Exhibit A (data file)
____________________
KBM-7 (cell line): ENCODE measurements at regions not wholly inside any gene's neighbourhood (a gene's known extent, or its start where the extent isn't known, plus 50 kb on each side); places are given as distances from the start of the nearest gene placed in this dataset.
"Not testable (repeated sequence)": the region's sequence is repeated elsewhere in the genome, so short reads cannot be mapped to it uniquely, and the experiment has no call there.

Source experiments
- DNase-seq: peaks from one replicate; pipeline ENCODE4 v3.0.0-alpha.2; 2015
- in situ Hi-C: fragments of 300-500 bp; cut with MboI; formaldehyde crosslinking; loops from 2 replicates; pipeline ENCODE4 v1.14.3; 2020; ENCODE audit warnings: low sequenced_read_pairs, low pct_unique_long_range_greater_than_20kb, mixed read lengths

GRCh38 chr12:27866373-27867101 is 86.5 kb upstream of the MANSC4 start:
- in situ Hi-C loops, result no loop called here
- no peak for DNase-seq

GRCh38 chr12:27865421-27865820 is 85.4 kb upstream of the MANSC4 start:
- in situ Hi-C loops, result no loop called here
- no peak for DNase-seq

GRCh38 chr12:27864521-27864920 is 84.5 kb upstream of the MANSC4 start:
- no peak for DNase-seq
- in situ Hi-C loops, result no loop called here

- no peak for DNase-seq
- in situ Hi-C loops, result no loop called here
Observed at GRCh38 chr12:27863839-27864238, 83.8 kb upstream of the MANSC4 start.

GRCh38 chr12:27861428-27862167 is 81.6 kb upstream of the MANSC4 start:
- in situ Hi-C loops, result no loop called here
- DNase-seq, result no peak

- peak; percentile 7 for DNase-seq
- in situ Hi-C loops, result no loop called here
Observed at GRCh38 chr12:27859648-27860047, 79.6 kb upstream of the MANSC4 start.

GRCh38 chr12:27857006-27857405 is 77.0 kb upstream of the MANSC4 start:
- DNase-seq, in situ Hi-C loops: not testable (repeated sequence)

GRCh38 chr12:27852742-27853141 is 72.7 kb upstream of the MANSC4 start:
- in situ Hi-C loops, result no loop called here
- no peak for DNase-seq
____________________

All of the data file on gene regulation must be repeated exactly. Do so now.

KBM-7 (cell line): ENCODE measurements at regions not wholly inside any gene's neighbourhood (a gene's known extent, or its start where the extent isn't known, plus 50 kb on each side); places are given as distances from the start of the nearest gene placed in this dataset.
"Not testable (repeated sequence)": the region's sequence is repeated elsewhere in the genome, so short reads cannot be mapped to it uniquely, and the experiment has no call there.

Source experiments
- DNase-seq: peaks from one replicate; pipeline ENCODE4 v3.0.0-alpha.2; 2015
- in situ Hi-C: fragments of 300-500 bp; cut with MboI; formaldehyde crosslinking; loops from 2 replicates; pipeline ENCODE4 v1.14.3; 2020; ENCODE audit warnings: low sequenced_read_pairs, low pct_unique_long_range_greater_than_20kb, mixed read lengths

GRCh38 chr12:27866373-27867101 is 86.5 kb upstream of the MANSC4 start:
- in situ Hi-C loops, result no loop called here
- no peak for DNase-seq

GRCh38 chr12:27865421-27865820 is 85.4 kb upstream of the MANSC4 start:
- in situ Hi-C loops, result no loop called here
- no peak for DNase-seq

GRCh38 chr12:27864521-27864920 is 84.5 kb upstream of the MANSC4 start:
- no peak for DNase-seq
- in situ Hi-C loops, result no loop called here

- no peak for DNase-seq
- in situ Hi-C loops, result no loop called here
Observed at GRCh38 chr12:27863839-27864238, 83.8 kb upstream of the MANSC4 start.

GRCh38 chr12:27861428-27862167 is 81.6 kb upstream of the MANSC4 start:
- in situ Hi-C loops, result no loop called here
- DNase-seq, result no peak

- peak; percentile 7 for DNase-seq
- in situ Hi-C loops, result no loop called here
Observed at GRCh38 chr12:27859648-27860047, 79.6 kb upstream of the MANSC4 start.

GRCh38 chr12:27857006-27857405 is 77.0 kb upstream of the MANSC4 start:
- DNase-seq, in situ Hi-C loops: not testable (repeated sequence)

GRCh38 chr12:27852742-27853141 is 72.7 kb upstream of the MANSC4 start:
- in situ Hi-C loops, result no loop called here
- no peak for DNase-seq